“Success is the satisfaction which comes when you know you’ve done your best to become the best you are capable of becoming.” – John Wooden.
You realize pretty quickly that the Toronto Olympic Club is one competitive group when, on their website, their coaching philosophy is summed up by this quote from UCLA’s legendary basketball coach Tom Wooden, who guided his teams to 10 NCAA Championships in a 12-year span during the 60s and 70s.
Founded in 1954, the club has a history of backing up that competitive spirit with a long line of top-flight athletes who have gone on to compete at the highest levels, including Olympians John Craig (Moscow, 1980), Abigail Hoffman (Mexico City, 1968) and the legendary Jerome Drayton (1976).
Based in the city’s west end, Toronto Olympic Club members gather each week at their home base in vast and running-friendly High Park. The club’s adult running program has around 120 members and includes a number of highly competitive athletes; among them is Berhanu Degefa, selected to Canada’s 2019 World Championship in Doha, Qatar in October, competing in the marathon, and hometown standout Liza Howard, a top-10 female finisher at this year’s Ottawa Marathon, followed by an army of masters runners still capable of throwing down fast times.
Paul Poce, the club’s executive director, head coach and highly-respected fixture in Toronto’s running scene for decades, runs the adult program, while TOC club president and coach Greg Purkis focuses his efforts on the club’s youth members.
Purkis employs a decidedly different philosophy when guiding his young runners, ranging from 10-to-17 years of age, with a focus on learning how to run in a fun, welcoming environment.
“Our senior program is really geared toward a competitive mindset,” Purkis says. “Those coming out to the workout are there to improve their performance in races. The junior program is different. We’re taking a long view with a lot of the kids and hoping to develop a lifelong love of running.”
A number of the club’s junior program members participate in the popular Spring Run-Off race held in High Park each spring, as well as various Athletics Ontario track and cross-country meets across the province throughout the year. Among them is Olivia Roussel, who took bronze in the Senior Girls 3,000 meter at this year’s OFSAA finals (Ontario’s provincial high school track meet) held in Guelph, Ont. this past June. Yet Purkis encourages the kids to enjoy running for the sake of running, over pushing them to compete. “I’m much more concerned about their attitude,” he says. “Are they enjoying themselves?”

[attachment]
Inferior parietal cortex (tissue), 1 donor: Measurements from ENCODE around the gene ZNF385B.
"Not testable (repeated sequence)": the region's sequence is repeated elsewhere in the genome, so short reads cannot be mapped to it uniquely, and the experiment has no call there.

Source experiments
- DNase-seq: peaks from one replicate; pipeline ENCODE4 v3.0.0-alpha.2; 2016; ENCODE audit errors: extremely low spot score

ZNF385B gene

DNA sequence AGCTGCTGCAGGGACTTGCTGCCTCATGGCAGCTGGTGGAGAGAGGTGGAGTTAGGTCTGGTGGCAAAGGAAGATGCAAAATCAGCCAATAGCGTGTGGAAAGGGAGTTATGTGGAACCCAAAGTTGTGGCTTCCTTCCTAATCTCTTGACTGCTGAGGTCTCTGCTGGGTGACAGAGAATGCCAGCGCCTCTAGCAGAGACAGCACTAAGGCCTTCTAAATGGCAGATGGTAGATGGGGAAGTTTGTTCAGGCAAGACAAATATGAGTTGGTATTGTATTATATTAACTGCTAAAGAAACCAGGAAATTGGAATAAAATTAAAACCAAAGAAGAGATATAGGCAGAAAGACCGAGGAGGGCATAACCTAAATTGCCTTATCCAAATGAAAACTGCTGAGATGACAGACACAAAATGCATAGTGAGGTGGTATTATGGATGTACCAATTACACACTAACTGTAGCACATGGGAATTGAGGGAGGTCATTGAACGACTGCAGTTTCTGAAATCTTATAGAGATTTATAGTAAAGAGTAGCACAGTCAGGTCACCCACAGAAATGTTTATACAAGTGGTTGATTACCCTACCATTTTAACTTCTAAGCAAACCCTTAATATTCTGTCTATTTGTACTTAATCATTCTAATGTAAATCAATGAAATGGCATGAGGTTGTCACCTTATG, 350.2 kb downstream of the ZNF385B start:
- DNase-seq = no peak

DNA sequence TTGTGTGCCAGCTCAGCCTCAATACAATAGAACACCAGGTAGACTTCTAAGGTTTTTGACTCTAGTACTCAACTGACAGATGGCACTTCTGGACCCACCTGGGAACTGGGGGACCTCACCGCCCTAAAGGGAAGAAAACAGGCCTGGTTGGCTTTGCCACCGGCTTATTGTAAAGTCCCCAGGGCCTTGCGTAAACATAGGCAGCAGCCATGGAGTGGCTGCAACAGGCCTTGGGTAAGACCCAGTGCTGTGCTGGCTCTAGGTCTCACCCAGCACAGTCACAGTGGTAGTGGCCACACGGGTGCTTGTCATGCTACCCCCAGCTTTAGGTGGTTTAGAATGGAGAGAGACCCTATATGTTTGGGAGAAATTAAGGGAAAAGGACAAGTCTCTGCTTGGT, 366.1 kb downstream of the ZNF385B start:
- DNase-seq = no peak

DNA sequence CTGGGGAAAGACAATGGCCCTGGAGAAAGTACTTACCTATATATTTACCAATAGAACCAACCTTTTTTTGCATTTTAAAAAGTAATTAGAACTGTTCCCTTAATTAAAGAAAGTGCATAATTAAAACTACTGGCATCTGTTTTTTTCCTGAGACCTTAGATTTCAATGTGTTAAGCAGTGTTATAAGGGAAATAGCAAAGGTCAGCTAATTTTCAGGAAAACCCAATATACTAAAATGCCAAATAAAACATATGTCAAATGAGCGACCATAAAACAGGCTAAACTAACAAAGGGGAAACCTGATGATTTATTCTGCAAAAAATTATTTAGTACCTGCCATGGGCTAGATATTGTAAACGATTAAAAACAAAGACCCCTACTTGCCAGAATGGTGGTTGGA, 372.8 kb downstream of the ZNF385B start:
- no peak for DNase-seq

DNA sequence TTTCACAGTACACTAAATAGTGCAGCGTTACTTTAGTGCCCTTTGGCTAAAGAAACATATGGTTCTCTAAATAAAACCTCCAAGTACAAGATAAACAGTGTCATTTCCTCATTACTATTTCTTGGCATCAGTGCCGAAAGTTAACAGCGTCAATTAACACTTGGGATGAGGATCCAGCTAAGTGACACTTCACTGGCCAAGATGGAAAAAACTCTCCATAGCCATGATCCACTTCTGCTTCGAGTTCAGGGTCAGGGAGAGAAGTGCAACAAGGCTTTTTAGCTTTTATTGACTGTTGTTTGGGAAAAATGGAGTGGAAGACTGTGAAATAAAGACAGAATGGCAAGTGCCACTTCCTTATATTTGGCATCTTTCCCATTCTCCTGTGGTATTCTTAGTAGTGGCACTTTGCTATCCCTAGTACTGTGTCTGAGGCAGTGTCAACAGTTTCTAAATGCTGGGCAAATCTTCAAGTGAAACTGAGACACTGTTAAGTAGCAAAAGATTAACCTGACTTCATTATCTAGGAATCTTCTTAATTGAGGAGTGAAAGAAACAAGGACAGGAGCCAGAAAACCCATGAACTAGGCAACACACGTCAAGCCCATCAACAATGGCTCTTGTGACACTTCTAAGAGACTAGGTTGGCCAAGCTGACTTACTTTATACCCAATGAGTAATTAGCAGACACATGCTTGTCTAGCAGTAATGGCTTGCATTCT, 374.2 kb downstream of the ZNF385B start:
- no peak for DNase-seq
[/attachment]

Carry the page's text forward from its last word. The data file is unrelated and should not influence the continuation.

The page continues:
Purkis grew up in Toronto and ran in high school until a chronic Achilles tendon injury forced him to take a few years off, during which he gravitated toward playing team sports. Purkis picked up running again in his early 30’s when he fell out of shape and the owner of his favourite local coffee shop put a fine point on his physical condition by telling him he looked really sick. Shortly after, Purkis went down to his local track and ran a few laps. “I thought I was going to die,” he says.
He stuck with it, though, and gradually built up to a running a kilometre, then five. “Soon after I contacted an old buddy of mine, who I saw on Facebook was running marathons,” Purkis says. “Before I really knew it, he told me when to show up for his club workouts. I showed up, and it was tough, but really fun.”
Since then, Purkis hasn’t looked back, and currently in the process of becoming a trained running performance coach through Athletics Canada; hopes to become fully certified in the next few months. “There’s hundreds of books on running, coaching and training. The subject fascinates me,” he says.
For Purkis, every athlete in the Toronto Olympic club is important. Yet what really drives him is when one of his young runners successfully pushes themselves beyond their comfort zone and they “get that look on their face.”
“I can play a role in helping them overcome the obstacles in front of them. It just feels amazing to watch it happen,” Purkis says. “It gives me chills, and a feeling of joy.
For more information on the Toronto Olympic Club’s Adult and Youth running programs, go to their website at www.torontoolympicclub.com.